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Intraoperative Autologous blood transfusion benefits children in cardiac surgeries


Intraoperative Autologous blood  transfusion benefits children in  cardiac surgeries

The use of autologous intraoperative blood collection and retransfusion is a feasible option for small children with complex congenital heart defects undergoing cardiopulmonary bypass, according to a study recently published in the journal Pediatric Anaesthesia.

Although allogeneic blood product transfusion is common in pediatric patients undergoing cardiopulmonary bypass, it is associated with an increased risk for adverse events. Moreover, numerous donor exposures may affect future blood transfusion needs and human leukocyte antigen matching for patients who may ultimately require cardiac transplantation.

Kaiser and associates conducted a study to assess the feasibility of this blood conservation technique in small children with complex congenital heart defects undergoing cardiopulmonary bypass.

Read Also: ISA Cardiopulmonary Resuscitation Guidelines

The researchers retrospectively reviewed the medical records of children weighing <10 kg who underwent cardiopulmonary bypass over a 2-year period.The study group comprised of eighteen patients who underwent autologous intraoperative blood collection and retransfusion. Eighteen control patients were chosen by a 1:1 matched design using preoperative hematocrit, surgical procedure, and body weight. Multiple corresponding demographic and surgical variables, transfusion data, and clinical outcomes were compared.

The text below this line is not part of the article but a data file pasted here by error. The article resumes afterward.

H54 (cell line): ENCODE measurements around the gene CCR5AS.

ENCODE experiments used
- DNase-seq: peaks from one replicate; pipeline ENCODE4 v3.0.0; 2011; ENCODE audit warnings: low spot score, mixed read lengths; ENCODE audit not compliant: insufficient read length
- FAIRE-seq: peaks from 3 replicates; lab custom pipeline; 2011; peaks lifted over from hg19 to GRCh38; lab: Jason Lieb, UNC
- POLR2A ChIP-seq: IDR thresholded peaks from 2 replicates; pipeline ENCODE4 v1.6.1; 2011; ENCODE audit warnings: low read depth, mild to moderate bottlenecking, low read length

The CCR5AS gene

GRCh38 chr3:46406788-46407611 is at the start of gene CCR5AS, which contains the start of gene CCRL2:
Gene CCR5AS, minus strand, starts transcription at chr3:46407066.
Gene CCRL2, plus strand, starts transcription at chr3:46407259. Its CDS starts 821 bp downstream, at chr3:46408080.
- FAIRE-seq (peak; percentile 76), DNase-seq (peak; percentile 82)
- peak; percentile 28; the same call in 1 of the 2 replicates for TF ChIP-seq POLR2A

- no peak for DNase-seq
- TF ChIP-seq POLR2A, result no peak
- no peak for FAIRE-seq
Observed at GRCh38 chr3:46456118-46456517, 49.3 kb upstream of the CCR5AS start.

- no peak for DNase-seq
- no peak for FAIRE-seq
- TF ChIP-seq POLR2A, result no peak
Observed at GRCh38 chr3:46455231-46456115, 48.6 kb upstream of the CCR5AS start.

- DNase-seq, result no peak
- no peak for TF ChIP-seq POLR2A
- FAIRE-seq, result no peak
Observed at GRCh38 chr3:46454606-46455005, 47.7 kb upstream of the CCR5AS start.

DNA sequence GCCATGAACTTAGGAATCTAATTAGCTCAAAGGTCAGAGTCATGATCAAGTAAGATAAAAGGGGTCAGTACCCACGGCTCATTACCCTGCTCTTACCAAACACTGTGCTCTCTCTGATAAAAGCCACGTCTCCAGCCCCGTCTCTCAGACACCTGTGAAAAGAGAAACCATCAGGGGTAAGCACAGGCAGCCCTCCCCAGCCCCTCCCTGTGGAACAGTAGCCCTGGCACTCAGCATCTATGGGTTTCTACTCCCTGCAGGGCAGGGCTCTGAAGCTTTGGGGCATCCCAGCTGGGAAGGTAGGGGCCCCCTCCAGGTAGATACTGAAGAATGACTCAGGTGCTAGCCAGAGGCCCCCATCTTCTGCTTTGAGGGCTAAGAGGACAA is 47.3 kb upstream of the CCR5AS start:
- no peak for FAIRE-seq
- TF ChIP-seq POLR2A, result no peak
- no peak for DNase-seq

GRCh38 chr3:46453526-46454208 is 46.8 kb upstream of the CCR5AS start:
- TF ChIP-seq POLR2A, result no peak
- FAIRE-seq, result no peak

Study findings:

  • Patient demographics, operative parameters and preoperative laboratory, and coagulation values were similar between the two groups.
  • Despite the removal of autologous blood, study patients did not require more inotropic support prior to cardiopulmonary bypass.
  • No significant increase was observed in bleeding as measured by 24-hour postoperative chest tube output.
  • Study patients were exposed to significantly fewer donor units intraoperatively and within the first 24 hours postoperatively.

The authors concluded that the study patients received significantly fewer donor exposures without an increase in postoperative bleeding and children who require multiple cardiac surgeries or eventually transplantation could benefit from this blood conservation technique.

Cardiopulmonary bypass (CPB) is a technique that temporarily takes over the function of the heart and lungs during surgery, maintaining the circulation of blood and the oxygen content of the patient’s body.

For reference log on to http://10.1111/pan.13449


Source: With inputs from the journal Pediatric Anaesthesia

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